This paper outlines key areas in delivering the UK automotive industry’s position on the UK’s withdrawal from the European Union. SMMT’s position remains unchanged in relation to the five main priorities in this paper and builds on previous work to provide focus on what next steps the government should take to deliver on automotive priorities.
SMMT welcomes statements made by government in highlighting the importance of the UK automotive industry to the economy and a determination to prioritise the sector’s key issues as part of the UK’s negotiations with the EU. The Prime Minister’s January 2017 speech and government white paper outlined the basis and broad strategy for the UK entering negotiations with the EU. SMMT now calls on government to outline how it will deliver on the industry’s priorities to sustain business confidence, attract investment and secure the growth ambitions of the sector.
Government must secure interim arrangements to safeguard the future of the UK automotive industry and avoid a cliff edge. Clarity and certainty is urgently needed for businesses to enable them to plan and secure investment. SMMT calls on government to maintain Single Market and customs union membership until a final agreement on a new relationship with the EU has been agreed and implemented.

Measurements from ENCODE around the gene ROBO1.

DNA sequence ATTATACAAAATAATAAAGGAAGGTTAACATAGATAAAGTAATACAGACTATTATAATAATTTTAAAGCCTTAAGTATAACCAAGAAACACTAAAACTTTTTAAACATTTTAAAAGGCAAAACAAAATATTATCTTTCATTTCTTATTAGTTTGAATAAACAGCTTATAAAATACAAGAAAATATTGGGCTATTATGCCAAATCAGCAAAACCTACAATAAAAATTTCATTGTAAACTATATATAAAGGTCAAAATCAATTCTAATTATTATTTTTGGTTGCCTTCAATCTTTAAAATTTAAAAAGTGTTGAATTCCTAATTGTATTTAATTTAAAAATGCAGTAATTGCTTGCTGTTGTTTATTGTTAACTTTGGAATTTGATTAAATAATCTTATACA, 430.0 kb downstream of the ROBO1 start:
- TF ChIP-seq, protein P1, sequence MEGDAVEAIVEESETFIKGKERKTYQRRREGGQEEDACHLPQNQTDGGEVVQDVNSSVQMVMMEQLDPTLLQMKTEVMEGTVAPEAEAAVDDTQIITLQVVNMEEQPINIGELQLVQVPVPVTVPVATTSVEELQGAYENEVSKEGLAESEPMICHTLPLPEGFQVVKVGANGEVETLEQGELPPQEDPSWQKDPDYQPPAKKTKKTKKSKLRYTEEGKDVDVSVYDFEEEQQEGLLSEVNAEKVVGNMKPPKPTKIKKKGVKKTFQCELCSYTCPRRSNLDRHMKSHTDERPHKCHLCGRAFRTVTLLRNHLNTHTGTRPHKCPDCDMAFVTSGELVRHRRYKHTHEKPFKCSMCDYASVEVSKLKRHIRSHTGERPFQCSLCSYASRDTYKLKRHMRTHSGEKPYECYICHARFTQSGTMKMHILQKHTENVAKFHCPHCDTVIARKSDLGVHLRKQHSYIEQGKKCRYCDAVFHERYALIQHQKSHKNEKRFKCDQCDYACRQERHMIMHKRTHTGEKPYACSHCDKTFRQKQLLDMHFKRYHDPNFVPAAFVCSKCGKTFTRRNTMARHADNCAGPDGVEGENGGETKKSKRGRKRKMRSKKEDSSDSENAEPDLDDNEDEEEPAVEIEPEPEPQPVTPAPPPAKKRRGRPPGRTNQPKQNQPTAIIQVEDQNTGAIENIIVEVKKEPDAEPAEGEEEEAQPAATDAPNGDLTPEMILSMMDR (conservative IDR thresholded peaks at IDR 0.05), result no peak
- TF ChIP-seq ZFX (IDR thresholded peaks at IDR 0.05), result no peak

SMMT’s priorities focus on five areas:
Single Market – To achieve automotive priorities on tariff-free trade and avoiding non-tariff barriers, government must demonstrate how it intends to secure a future trade agreement with the EU that affords the automotive industry the benefits currently enjoyed as members of the Single Market.
Customs – Under a new customs agreement with the EU, government should prioritise the free-flow of automotive goods at the border to avoid costs, maintain competitiveness and support the just-in-time manufacturing process. Key issues include continued application of common customs rules and procedures without burdensome checks or reporting.
Talent – Government must address the needs of the automotive industry in its ability to recruit and access talent when assessing how the UK ends freedom of movement and implements new immigration controls. Key issues include access to labour to fill skills gaps and the current ability for automotive companies to quickly and easily move employees to address operational issues or support project teams.
Regulation – Government should demonstrate how existing automotive regulation fits within plans for the ‘Repeal Bill’ and work through options for how future EU regulation affecting the UK automotive industry can be effectively implemented. Key issues include future influence on regulations affecting the UK automotive industry, the potential to create non-tariff barriers through regulatory divergence and the ability for the UK to type approve vehicles for the European market.
Trade – Clarity is needed on how the UK will treat both existing EU Free Trade Agreements and those currently under negotiation. Key issues include establishing solutions to issues around Rules of Origin, understanding how existing preferential access to markets can be secured as well as benefits from regulatory discussions between the EU and other key markets.